I love that in her first line of this chapter Jamie acknowledges that on the face of it, this looks like a contradiction of last week’s discussion. However, I think a better clarification of this chapter is “Expect Your Kids to Be Kids.” Too often I only notice the bad things my kids do. But sometimes those are just normal kid things. I get angry at my daughter for spilling her milk at dinner or falling off her chair. But these or normal behaviors and usually not intentional.
Jamie points out how important it is to remind ourselves of the positive progress our children make as they grow their character. My kids usually get more of my attention when they disobey. Why? Because when they are getting along I take that as an opportunity to try and get work done. However, they need me to notice and acknowledge these times so that they can see it as preferred behavior (and hopefully desire to repeat it). I need to compliment my daughter for sharing with her brother rather than just reprimand her for ripping toys away from him.
I am very easily frustrated with my kids lately. This isn’t easy for me to admit. I always feel like they should be behaving better and doing more for themselves by now. I have to remember that they are only 5 and 2. My two year old has to be constantly reminded, supervised and assisted with putting away his toys. He often resists and throws tantrum. I get angry that he does this and blame myself for poor parenting. Except he is behaving like a two year old. He is still learning and eventually he will get it.
I know that I need to teach and discipline my children, but I also need to let them be kids, with all the messes and mistakes that entails. I am raising them, not training or managing them. Better to be pleased with the kindness they do show, then disappointed when I expect to see it and don’t. This is not however to say that we shouldn’t tell our children that we know they are capable of wonderful things. We should. If they know we expect positive things from them, they are more likely to believe it of themselves. But in our own minds and hearts it is better to focus on the process rather than lament the lack of finished product.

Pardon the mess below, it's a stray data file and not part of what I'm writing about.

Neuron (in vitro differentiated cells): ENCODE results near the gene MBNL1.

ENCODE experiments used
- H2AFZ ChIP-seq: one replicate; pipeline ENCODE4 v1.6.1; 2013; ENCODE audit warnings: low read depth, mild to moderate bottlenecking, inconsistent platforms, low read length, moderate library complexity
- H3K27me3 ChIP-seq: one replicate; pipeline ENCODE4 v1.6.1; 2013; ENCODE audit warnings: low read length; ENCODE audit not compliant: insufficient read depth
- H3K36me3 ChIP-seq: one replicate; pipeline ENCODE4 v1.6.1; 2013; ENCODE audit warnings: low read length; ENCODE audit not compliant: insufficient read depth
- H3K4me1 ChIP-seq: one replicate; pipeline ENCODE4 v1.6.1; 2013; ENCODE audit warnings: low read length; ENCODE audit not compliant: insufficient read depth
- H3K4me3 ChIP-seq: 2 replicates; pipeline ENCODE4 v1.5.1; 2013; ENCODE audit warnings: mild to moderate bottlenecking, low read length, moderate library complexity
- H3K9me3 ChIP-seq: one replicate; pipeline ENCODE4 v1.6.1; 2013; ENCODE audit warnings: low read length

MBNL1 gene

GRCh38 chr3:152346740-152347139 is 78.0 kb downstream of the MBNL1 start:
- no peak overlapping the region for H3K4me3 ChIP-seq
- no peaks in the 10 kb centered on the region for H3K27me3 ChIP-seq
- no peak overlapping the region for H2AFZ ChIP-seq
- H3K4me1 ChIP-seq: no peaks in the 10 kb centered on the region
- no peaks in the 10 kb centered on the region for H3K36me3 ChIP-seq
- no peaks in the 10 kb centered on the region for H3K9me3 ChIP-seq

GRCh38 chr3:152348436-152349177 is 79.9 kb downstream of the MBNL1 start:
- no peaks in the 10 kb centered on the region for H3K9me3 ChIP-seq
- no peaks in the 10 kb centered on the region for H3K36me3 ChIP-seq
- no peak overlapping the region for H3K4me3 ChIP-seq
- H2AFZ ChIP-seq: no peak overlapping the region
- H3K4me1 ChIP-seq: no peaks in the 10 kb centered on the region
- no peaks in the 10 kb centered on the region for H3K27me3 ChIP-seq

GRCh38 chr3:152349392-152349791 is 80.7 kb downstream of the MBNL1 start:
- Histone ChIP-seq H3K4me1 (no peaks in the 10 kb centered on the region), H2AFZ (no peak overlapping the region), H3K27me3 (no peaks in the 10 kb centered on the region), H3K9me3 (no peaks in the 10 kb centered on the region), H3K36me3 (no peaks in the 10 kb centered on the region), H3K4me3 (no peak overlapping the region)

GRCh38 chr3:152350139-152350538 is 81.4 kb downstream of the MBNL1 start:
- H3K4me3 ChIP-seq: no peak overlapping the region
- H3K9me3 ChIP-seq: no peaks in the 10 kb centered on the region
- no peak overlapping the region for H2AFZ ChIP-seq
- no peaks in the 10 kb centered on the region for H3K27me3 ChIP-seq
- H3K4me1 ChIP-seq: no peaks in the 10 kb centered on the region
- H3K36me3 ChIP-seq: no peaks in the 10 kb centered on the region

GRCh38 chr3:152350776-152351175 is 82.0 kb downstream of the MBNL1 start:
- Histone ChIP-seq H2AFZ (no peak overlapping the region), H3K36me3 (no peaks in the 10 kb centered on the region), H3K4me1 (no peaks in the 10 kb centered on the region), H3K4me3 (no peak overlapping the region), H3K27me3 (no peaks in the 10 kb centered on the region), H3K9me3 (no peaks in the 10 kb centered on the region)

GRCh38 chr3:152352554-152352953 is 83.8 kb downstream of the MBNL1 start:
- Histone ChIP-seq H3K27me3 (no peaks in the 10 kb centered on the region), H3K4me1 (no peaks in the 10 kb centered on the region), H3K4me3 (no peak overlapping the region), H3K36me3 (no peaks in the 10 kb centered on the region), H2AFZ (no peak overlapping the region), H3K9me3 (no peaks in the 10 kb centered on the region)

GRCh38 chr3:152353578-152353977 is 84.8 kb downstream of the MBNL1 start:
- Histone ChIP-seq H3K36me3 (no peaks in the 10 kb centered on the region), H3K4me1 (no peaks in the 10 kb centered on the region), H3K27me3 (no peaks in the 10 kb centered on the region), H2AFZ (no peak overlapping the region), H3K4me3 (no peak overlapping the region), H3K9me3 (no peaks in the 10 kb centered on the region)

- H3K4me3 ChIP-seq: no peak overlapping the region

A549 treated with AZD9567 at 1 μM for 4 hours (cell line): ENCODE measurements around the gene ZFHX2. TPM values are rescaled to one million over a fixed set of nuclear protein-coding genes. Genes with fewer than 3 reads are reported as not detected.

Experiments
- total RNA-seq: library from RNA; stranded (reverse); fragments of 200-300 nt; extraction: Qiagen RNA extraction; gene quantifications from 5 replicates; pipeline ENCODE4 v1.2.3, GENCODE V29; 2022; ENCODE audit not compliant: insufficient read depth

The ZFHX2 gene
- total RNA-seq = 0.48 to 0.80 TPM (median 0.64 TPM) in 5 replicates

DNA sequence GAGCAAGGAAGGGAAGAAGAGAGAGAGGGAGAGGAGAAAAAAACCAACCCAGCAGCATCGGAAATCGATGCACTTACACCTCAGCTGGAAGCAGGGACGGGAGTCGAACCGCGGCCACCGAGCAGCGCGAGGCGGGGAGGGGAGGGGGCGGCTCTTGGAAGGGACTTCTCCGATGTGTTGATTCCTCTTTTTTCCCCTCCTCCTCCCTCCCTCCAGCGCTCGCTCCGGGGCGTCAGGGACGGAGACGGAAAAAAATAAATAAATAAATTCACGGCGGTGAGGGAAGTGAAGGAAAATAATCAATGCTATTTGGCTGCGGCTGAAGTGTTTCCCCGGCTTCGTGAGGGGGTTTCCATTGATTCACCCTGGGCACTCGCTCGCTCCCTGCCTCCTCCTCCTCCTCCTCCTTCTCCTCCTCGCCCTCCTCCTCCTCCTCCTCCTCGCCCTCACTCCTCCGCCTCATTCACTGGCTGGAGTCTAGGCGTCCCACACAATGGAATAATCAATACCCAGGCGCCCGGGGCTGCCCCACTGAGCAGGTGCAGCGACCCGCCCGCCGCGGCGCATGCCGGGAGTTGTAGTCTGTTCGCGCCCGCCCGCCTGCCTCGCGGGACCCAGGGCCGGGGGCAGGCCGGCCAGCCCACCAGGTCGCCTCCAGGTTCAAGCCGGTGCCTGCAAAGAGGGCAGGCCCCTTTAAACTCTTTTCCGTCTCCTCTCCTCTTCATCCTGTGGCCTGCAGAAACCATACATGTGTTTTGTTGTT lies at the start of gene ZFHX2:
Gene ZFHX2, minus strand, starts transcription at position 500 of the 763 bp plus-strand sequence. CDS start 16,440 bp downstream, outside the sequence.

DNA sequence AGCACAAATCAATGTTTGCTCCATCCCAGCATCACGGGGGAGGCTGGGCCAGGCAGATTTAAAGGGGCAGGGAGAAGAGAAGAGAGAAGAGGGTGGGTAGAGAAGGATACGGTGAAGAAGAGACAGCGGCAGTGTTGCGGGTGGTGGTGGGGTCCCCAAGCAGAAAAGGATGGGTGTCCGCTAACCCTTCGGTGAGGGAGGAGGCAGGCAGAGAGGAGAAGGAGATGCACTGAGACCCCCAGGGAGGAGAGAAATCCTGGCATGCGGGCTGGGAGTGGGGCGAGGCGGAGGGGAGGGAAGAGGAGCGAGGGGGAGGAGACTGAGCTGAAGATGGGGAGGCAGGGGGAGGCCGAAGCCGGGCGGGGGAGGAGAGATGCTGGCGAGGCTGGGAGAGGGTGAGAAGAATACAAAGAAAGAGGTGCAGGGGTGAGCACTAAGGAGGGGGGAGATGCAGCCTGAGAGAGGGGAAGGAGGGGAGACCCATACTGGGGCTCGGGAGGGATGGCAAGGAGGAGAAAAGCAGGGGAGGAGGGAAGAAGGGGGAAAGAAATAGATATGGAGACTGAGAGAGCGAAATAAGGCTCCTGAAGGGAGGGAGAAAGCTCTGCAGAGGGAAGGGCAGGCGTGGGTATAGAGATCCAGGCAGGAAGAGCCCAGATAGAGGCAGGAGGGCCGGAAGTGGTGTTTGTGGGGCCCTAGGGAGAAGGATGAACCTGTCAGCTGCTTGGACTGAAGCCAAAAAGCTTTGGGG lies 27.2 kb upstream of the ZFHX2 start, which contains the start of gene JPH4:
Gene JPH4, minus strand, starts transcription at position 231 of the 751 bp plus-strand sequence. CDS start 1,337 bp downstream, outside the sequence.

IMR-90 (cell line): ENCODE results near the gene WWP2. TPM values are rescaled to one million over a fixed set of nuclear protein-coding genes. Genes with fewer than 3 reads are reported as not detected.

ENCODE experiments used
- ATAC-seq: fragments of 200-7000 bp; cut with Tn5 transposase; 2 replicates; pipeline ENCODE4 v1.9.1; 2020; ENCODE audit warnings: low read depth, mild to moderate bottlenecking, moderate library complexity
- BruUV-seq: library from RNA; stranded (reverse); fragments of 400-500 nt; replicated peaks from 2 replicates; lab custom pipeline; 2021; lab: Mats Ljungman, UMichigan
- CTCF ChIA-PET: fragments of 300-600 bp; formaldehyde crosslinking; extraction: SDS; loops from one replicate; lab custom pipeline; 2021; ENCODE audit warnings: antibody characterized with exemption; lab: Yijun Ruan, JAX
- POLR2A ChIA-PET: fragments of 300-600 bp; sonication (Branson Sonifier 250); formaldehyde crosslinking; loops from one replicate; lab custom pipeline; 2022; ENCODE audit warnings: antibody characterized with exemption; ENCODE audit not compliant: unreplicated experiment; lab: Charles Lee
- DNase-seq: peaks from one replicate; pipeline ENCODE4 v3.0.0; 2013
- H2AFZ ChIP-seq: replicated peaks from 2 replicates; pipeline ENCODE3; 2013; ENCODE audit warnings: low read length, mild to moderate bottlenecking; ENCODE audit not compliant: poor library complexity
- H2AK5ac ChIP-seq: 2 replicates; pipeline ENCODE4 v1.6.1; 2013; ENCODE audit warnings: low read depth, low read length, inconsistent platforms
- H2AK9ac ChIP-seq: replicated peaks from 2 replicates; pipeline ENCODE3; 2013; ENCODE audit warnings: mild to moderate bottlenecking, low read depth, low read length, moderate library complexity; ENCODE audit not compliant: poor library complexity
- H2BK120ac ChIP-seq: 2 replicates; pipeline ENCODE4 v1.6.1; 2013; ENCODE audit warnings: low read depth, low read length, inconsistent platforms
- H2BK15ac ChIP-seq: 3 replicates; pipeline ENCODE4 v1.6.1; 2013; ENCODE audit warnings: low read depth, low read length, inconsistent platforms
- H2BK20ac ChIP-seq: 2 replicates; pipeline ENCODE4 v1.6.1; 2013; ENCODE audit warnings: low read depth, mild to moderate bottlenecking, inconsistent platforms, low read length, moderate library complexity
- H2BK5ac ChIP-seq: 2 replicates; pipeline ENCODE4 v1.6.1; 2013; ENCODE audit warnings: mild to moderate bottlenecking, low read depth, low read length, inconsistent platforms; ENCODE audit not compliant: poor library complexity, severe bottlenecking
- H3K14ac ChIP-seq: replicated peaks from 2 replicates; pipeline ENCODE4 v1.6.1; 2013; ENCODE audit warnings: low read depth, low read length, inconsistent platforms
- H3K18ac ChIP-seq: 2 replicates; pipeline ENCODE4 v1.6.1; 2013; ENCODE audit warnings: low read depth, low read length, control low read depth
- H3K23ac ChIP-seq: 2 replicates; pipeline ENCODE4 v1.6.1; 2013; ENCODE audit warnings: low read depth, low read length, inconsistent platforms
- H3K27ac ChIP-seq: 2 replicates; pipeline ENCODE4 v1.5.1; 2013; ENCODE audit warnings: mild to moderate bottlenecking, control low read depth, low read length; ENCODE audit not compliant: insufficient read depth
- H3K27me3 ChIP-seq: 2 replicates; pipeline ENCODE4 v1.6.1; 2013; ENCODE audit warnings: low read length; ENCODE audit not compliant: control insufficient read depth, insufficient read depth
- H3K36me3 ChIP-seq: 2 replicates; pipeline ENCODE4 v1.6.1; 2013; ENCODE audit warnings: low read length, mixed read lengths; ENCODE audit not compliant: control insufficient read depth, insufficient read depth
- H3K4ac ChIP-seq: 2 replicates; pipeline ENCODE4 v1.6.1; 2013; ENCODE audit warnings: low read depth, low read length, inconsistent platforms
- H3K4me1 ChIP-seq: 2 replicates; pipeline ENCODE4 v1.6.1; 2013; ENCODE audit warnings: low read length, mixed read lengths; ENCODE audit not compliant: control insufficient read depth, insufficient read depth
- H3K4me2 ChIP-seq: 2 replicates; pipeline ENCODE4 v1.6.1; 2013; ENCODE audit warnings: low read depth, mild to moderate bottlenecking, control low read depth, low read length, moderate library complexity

This is something I especially need to address when it comes to my own emotions and my kids. My kids are really mean to me sometimes. We don’t allow them to be rude or disrespectful on a regular basis but the often say hurtful things to me. (Yes, even my two year old). Sometimes I remind myself that they don’t mean them, but other times it really cuts me, and if I let it, I start to feel bitter towards them. Aren’t they supposed to love me? I gave them life, carried them for nine months each (with an extra 10 days tacked onto the end of my son’s gestation), suffered through delivery and breastfeeding difficulties. I make their meals (and myriad snacks), make sure they have clean clothes. I change and wash their diapers and help them in the bathroom. Aren’t they grateful?
Then I feel the conviction of the Holy Spirit. My Father God has supplied all of my needs, yet there have been plenty of times when I not only forgot to thank him, but complained about what he had given me. If I can’t always manage to behave lovingly toward my perfect Father, how can I expect my children to always behave kindly to me, the imperfect earthly parent? So I pray for heavenly wisdom and latch onto the loving moments, like when my daughter cuddles up next to me on the couch or asks me to read to her. When my son asks me to come and play or brings a book and insists that he sit in my lap. I can’t expect the kindness and love all the time, but I can hope for it, while I continue learning how to better love my Father, and ask him to help me be a better mother.